with the Measures. 

 The charter amendments, if 
approved by the majority of 
voters, will enable the city to 
update outdated codes and 
language, adapt to changes, 
eliminate burdensome 
processes, set limits, and 
ensure that resources are used 
effectively, ultimately saving 
money and benefitting the 

 According to city officials, 
these measures are not a new tax 
and do not increase taxes. The 
measures also do not increase 
utility rates; in fact, Measure R 
maintains a 4 percent reduction 
in the utility transfer approved 
by voters in 2020 they said. 
For financial transparency and 
public accountability, it will 
require updating the Pasadena 
accounting method to align 
with Generally Accepted 
Accounting Principles (GAAP). 
The proposed update to the 
accounting method will 
lead to improved financial 
management and the ability to 
allocate resources to essential 
services such as 911 response, 
fire, paramedic, public health, 
street repairs, and senior and 
homeless services.

 The Measure S amendment 
will require the City Council 
to set limits by ordinance for 
contracts, purchases, and claim 
approvals. It will maintain 
oversight, improve city response, 
and enhance efficiency in 
executing contracts. Measure 
S streamlines the procurement 
process and eliminates a 
burdensome process for a 
contractor/business owner 
and the city, allowing for more 
efficient handling of contracts 
to save time and money. The 
amendments will help identify 
inefficiencies, unnecessary 
expenses, and potential waste, 
ensuring that public funds are 
used wisely and projects are 
executed within budget.

 Measure T is an amendment to 
the Charter that will allow the 
city to create alternative contract 
selection methods that can be 
more efficient, transparent, and 
accountable for bidding and 
delivering public improvements. 
The amendment will attract a 
broader range of vendors and 
contractors, fostering increased 
competition, leading to better-
quality services and innovative 
solutions, and ensuring the best 
value for its investments.

 Under Measure T, the alternative 
project delivery method is 
designed to expedite the project, 
resulting in significant time 
savings. It allows the city to 
adapt to industry best practices 
that lead to practical and 
modern approaches to project 
management and contract 
selection while complying 
with rules and regulations. 
Additionally, allowing for 
additional contract selection 
methods, particularly those that 
improve the chances of hiring 
local businesses, contributing 
to the community’s economic 
development, creating job 
opportunities, and stimulating 
our local economy. 

 Measures R, S, and T maintain 
accountability provisions, 
such as public disclosure of all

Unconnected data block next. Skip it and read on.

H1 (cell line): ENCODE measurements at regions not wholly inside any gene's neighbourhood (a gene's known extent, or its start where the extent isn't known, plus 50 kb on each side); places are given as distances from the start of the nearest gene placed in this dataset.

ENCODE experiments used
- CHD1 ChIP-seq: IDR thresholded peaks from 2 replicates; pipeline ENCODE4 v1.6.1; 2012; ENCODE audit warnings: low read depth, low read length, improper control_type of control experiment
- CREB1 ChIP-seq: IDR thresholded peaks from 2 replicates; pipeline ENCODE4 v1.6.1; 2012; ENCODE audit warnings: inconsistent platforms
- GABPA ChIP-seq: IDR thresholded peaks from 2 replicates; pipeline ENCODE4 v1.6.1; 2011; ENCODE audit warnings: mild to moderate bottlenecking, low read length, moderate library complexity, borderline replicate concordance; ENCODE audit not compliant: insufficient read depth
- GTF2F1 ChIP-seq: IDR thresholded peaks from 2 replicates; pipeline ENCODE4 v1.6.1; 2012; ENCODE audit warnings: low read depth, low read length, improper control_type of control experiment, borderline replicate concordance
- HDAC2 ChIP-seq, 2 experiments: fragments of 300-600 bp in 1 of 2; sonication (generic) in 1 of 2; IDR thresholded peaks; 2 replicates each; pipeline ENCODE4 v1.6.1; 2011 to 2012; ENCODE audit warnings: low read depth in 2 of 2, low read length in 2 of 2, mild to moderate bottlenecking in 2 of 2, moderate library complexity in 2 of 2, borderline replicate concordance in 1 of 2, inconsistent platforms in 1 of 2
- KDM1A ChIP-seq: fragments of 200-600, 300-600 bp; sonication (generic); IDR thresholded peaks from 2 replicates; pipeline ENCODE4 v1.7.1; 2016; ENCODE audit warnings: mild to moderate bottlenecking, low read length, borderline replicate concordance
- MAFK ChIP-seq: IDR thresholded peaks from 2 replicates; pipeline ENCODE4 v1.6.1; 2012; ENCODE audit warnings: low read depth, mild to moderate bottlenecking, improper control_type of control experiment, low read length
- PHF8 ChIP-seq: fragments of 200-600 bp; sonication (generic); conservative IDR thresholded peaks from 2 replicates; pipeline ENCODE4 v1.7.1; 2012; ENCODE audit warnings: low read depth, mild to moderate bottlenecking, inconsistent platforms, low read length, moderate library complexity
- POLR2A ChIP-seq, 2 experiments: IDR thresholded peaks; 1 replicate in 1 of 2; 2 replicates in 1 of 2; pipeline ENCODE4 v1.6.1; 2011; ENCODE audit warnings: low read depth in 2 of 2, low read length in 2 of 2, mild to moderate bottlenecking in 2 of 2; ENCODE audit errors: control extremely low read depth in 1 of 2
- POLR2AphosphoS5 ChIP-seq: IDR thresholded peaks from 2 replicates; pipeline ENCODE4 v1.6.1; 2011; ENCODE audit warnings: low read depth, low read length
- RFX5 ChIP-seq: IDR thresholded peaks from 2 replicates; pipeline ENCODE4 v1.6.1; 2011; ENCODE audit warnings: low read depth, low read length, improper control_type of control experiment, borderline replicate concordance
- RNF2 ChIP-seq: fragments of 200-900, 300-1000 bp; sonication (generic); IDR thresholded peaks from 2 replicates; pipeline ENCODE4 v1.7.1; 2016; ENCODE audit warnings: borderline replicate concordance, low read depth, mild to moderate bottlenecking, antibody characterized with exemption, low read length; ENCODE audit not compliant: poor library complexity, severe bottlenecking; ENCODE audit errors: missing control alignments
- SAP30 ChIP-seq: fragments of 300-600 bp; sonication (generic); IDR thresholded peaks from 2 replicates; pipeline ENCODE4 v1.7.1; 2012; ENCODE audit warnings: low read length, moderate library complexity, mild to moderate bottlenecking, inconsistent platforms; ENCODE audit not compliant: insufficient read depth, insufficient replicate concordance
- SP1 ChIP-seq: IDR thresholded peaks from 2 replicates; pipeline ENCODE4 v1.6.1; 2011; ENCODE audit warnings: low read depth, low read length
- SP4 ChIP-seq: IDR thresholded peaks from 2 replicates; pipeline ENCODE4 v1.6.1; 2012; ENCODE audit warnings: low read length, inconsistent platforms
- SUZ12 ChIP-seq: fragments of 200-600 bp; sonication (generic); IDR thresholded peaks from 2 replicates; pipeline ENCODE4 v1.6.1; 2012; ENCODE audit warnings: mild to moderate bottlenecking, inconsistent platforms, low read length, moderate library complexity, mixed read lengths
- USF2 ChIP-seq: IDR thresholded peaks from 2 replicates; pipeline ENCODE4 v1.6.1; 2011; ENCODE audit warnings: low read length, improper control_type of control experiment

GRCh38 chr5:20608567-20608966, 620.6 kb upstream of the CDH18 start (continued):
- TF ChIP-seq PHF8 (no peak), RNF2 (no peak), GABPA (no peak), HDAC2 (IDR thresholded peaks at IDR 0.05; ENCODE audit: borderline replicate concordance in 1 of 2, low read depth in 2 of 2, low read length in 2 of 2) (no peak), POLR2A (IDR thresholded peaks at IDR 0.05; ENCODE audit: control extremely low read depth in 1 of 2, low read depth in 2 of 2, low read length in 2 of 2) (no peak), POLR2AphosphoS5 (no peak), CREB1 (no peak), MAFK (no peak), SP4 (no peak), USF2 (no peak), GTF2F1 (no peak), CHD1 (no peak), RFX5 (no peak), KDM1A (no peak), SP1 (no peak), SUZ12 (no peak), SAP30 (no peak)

spending and annual financial 
audits, while updating outdated 
language and codes. 

 In 1886, Pasadena was officially 
incorporated. By 1901, Pasadena 
had evolved into a Charter City 
with an elected Mayor through 
a vote of the people. In the 
following years, the City saw 
significant improvements with 
the installation of amenities 
such as sewers, paved streets, 
and electric street lighting. Over 
the decades, amendments to 
the Charter helped modernize 
and improve city governance 
as times changed and 
advancements were made.

Charter-Amendments for more 

Black History Month Talk at 
The Pasadena Senior Center


 Nobody tells stories like 
Miss Etta Mae Mumphries, 
the alter ego of African 
American writer/actor/
comedian Karen Bankhead. 

 Miss Etta Mae will share 
some of her stories Thursday, 
Feb. 22, at 2 p.m. at the 
Pasadena Senior Center, 
85 E. Holly St., during a 
special Black History Month 

 A fount of wisdom, Miss 
Etta Mae has met and 
influenced exceptional 
people throughout her 
extraordinarily long life, 
including Josephine Baker, 
Billie Holiday, Dr. Martin 
Luther King Jr. and Sammy 
Davis Jr.

 Bankhead, a veteran actress 
and screenwriter, studied at 
Second City, was a member 
of The Groundlings Sunday 
Company and was cofounder, 
producer and performer 
with groundbreaking 
improv groups such as Hold 
the Cream and Foxy, Fine 
and Funny. She has been a 
cast member in plays from 
California to New York and 
received the NAACP Theatre 
Award for Best Supporting 
Actress in 2020 for her role as 
the flower child Wanda in the 
play “Three Times a Lady,” 
which made its national 
debut in Los Angeles. She 
has performed stand-up at 
such renowned clubs as The 
Comedy Store, The Ice House 
and The Improv. Bankhead 
has played a variety of 
roles on television shows, 
including “Will & Grace,” 
“Curb Your Enthusiasm,” 
“Gilmore Girls,” “Grey’s 
Anatomy” and many more. 

 The program is free for 
members of the Pasadena 
Senior Center and only $5 
for nonmembers 50 and 
older. Residence in Pasadena 
is not required. To register or 
for more information, visit 
org and click on Activities & 
Events, then Special Events 
or call 626-795-4331. 

 The Pasadena Senior 
Center’s mission is to 
improve the lives of older 
adults through caring 
service with opportunities 
for social interaction, 
fitness programs, basic 
support and needs services, 
education, volunteerism 
and community activism. 
With 10,000 Americans per 
day becoming older adults, 
the center is a leader in 
addressing the issues of aging 
and provides innovative, 
cutting-edge, nationally 
recognized programs for this 
population group. 

 A visit with Miss Etta 
Mae Mumphries, Aka 
Actor Karen Bankhead